Trust and acceptance of food labels can differ depending on food type (e.g. fruit products for which it is more or less evident what is inside them, but more info is needed for convenient products), stage of life of the consumer (e.g. pregnancy, childhood), state of health (illness, weight problems) but also on socio economic factors. Prof. Raats and Dr Hieke also highlighted the importance of how the message is conveyed saying that negative nutrient marking (e.g. with red colours) was found to be 3 times stronger and more effective than positive marking. On the other hand, positive incentives, such as the positive prospect of a healthy life, can act as a motivating factor for changing peoples’ behaviours.

The two researchers are involved in the EU funded CLYMBOL project  that aims to understand better the effects of health claims and symbols on food labels, and how this affects purchase and consumption behaviour.

Allergens: is the List Long Enough?

Dr Claire Mills, professor of Allergology at University of Manchester, reminded that the prevalence of food allergies in the EU is about 6-7% for infants and kids and about 2% for adults. New EU rules provide protection also to those dining outside home, which accounts for majority of the allergic reactions.

However, Dr Mills and Mr Steven Pugh, from the UK Department for Environment, Food and Rural Affairs (Defra) argue that since the 14 Codex allergens were first established (on which the EU legislation is based), we have more data on prevalence and the structure of the allergens and suggested that both the EU and the Codex lists might need to be revised. They gave the example of soy which, although not being a prevalent allergen, is listed in the allergens list, whereas kiwi, which provokes a significant number of allergic reactions, is currently not present in either of the two lists.

The panel suggested that at least 4-5 years of research are needed to enable EFSA to revise the opinion on allergens but also to develop better detecting methods. The panel urged for further funding, but also for training of both enforcement services and consumers.

We will keep you informed of any changes that may occur in relevant allergens lists.

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Hi-Tech Food Information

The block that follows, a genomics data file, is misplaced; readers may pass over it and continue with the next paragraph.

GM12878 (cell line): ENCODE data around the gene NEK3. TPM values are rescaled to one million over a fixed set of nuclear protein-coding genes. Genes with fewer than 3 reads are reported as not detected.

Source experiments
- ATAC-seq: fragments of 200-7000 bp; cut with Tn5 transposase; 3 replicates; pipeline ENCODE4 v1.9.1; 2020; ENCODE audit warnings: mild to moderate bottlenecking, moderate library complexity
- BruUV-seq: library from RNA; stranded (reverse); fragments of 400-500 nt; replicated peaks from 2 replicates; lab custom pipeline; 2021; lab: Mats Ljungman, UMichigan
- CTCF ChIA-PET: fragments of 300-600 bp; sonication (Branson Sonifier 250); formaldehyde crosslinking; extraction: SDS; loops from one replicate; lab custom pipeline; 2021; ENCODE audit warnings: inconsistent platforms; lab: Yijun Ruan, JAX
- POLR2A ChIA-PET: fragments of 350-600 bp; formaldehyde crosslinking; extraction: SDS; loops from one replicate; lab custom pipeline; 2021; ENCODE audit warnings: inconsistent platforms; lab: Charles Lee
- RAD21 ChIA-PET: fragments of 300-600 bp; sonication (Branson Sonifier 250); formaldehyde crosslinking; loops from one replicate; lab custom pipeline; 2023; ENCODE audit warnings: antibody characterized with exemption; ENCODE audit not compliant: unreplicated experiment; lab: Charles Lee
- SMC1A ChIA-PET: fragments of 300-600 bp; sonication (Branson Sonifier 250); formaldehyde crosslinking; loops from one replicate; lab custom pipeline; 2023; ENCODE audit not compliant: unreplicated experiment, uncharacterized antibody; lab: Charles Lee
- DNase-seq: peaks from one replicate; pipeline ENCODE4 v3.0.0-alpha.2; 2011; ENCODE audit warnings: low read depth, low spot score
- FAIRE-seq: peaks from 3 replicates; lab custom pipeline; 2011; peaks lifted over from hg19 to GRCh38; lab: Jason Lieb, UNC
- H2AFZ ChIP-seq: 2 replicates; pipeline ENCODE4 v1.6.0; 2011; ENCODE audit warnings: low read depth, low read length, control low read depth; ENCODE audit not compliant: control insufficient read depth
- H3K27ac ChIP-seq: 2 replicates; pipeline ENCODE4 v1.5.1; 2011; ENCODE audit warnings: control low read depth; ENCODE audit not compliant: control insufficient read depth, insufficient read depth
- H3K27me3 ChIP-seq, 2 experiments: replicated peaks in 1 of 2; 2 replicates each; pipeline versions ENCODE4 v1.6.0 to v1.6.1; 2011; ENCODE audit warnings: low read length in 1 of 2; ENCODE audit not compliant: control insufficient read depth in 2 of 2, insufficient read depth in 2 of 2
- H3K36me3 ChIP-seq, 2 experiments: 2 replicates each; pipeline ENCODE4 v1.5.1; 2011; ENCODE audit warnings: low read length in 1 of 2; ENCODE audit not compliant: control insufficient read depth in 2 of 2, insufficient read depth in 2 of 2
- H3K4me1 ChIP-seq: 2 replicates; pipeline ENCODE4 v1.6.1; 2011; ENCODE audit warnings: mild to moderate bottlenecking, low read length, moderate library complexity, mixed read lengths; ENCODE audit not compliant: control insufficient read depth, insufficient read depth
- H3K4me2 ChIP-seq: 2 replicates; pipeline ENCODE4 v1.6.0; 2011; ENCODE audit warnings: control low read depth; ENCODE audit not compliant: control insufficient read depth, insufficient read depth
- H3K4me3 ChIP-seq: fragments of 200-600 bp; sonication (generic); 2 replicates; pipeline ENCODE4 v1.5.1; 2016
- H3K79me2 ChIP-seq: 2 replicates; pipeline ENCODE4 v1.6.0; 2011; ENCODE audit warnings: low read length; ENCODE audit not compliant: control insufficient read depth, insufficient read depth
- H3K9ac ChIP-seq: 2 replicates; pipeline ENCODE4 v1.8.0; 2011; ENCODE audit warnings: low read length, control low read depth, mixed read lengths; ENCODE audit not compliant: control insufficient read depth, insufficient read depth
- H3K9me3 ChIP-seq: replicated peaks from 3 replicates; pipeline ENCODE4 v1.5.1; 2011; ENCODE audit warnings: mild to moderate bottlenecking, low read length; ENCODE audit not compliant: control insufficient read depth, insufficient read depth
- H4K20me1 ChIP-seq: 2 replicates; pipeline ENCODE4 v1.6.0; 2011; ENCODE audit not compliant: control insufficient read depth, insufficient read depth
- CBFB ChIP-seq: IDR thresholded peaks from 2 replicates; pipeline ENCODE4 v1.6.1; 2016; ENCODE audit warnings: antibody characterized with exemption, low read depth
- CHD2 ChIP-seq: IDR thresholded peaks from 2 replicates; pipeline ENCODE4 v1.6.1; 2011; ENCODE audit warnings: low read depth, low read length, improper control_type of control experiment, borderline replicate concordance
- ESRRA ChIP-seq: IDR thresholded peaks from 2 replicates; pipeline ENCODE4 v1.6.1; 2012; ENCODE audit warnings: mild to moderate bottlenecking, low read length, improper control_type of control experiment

Information Communication Technologies are already serving consumers. By using smartphone apps consumers get nutritional information, can track their energy intake or even translate nutrition information into a traffic light scheme. What about future developments and how consumers will react to those?

Ms Anne Katrin Bock, Policy Analyst at the Joint Research Centre (JRC), the EC’s in-house science service, expects a future supermarket where people can see all relevant information on screens in order to facilitate conscious buying decisions, smart fridges (i.e. eliminating food odours) and smart packaging (i.e. increasing product shelf-life) that also contribute in reducing food waste. Ms Bock recommends that the EC needs to set R&D priorities to maximise the benefit of new technologies.

And the Industry?

Mr. Keith Sprinks, from the European Travel Retail Confederation, raised the problem that “international buyers” face at the airports. He invited the attendees to consider a confectionary product (that have the biggest share in the airport retail market) that might be produced in Country A, sold in an airport in Country B, bought by a consumer from Country C and offered as a gift to Country D. He suggests that maybe in-store scanners for bar codes or QR codes might be a solution for the consumer to see not only price but also nutrition information in the selected language.

Mr Massimiliano Minisci, Director of EU Public Policy at GS1, global experts on barcoding and traceability methods, proposes that food information regulations should not go into too many technical details as this will increase the burden on the food manufacturer. He believes it is imperative that regulators balance the need vs the amount of information given. Simply put, they need to identify what consumers need to know for better decision making and provide only the relevant information.

To conclude

Legislation on information we provide to the consumer is a moving target. Both in content and in the way it is being presented. Global focus is shifting towards detailed information that can help the consumer make an informed and a healthy choice.

While the scientists are doing research and assessing impact, regulators are drafting new rules. Meanwhile, the industry needs to remain active in keeping track of it all and adapting timely to future trends and legislation updates.